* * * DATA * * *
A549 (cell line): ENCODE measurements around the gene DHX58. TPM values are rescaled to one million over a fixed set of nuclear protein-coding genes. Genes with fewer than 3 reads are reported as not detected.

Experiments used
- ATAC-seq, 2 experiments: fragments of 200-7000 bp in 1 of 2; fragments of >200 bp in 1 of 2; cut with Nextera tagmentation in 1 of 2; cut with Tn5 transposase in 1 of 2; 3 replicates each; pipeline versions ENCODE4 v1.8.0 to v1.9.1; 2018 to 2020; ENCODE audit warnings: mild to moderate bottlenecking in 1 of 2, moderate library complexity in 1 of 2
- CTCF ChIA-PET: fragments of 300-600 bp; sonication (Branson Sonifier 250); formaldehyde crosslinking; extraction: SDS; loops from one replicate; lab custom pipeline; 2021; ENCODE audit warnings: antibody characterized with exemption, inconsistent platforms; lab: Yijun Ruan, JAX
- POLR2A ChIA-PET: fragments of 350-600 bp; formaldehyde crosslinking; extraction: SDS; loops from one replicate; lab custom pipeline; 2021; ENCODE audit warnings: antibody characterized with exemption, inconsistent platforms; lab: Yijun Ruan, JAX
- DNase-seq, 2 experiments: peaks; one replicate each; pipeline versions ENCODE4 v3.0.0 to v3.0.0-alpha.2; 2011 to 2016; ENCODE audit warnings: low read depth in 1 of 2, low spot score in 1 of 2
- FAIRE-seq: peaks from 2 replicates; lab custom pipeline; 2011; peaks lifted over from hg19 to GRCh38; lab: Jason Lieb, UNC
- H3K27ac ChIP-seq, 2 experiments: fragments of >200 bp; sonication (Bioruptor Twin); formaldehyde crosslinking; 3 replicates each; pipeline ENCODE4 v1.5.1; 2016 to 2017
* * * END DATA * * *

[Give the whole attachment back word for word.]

A549 (cell line): ENCODE measurements around the gene DHX58. TPM values are rescaled to one million over a fixed set of nuclear protein-coding genes. Genes with fewer than 3 reads are reported as not detected.

Experiments used
- ATAC-seq, 2 experiments: fragments of 200-7000 bp in 1 of 2; fragments of >200 bp in 1 of 2; cut with Nextera tagmentation in 1 of 2; cut with Tn5 transposase in 1 of 2; 3 replicates each; pipeline versions ENCODE4 v1.8.0 to v1.9.1; 2018 to 2020; ENCODE audit warnings: mild to moderate bottlenecking in 1 of 2, moderate library complexity in 1 of 2
- CTCF ChIA-PET: fragments of 300-600 bp; sonication (Branson Sonifier 250); formaldehyde crosslinking; extraction: SDS; loops from one replicate; lab custom pipeline; 2021; ENCODE audit warnings: antibody characterized with exemption, inconsistent platforms; lab: Yijun Ruan, JAX
- POLR2A ChIA-PET: fragments of 350-600 bp; formaldehyde crosslinking; extraction: SDS; loops from one replicate; lab custom pipeline; 2021; ENCODE audit warnings: antibody characterized with exemption, inconsistent platforms; lab: Yijun Ruan, JAX
- DNase-seq, 2 experiments: peaks; one replicate each; pipeline versions ENCODE4 v3.0.0 to v3.0.0-alpha.2; 2011 to 2016; ENCODE audit warnings: low read depth in 1 of 2, low spot score in 1 of 2
- FAIRE-seq: peaks from 2 replicates; lab custom pipeline; 2011; peaks lifted over from hg19 to GRCh38; lab: Jason Lieb, UNC
- H3K27ac ChIP-seq, 2 experiments: fragments of >200 bp; sonication (Bioruptor Twin); formaldehyde crosslinking; 3 replicates each; pipeline ENCODE4 v1.5.1; 2016 to 2017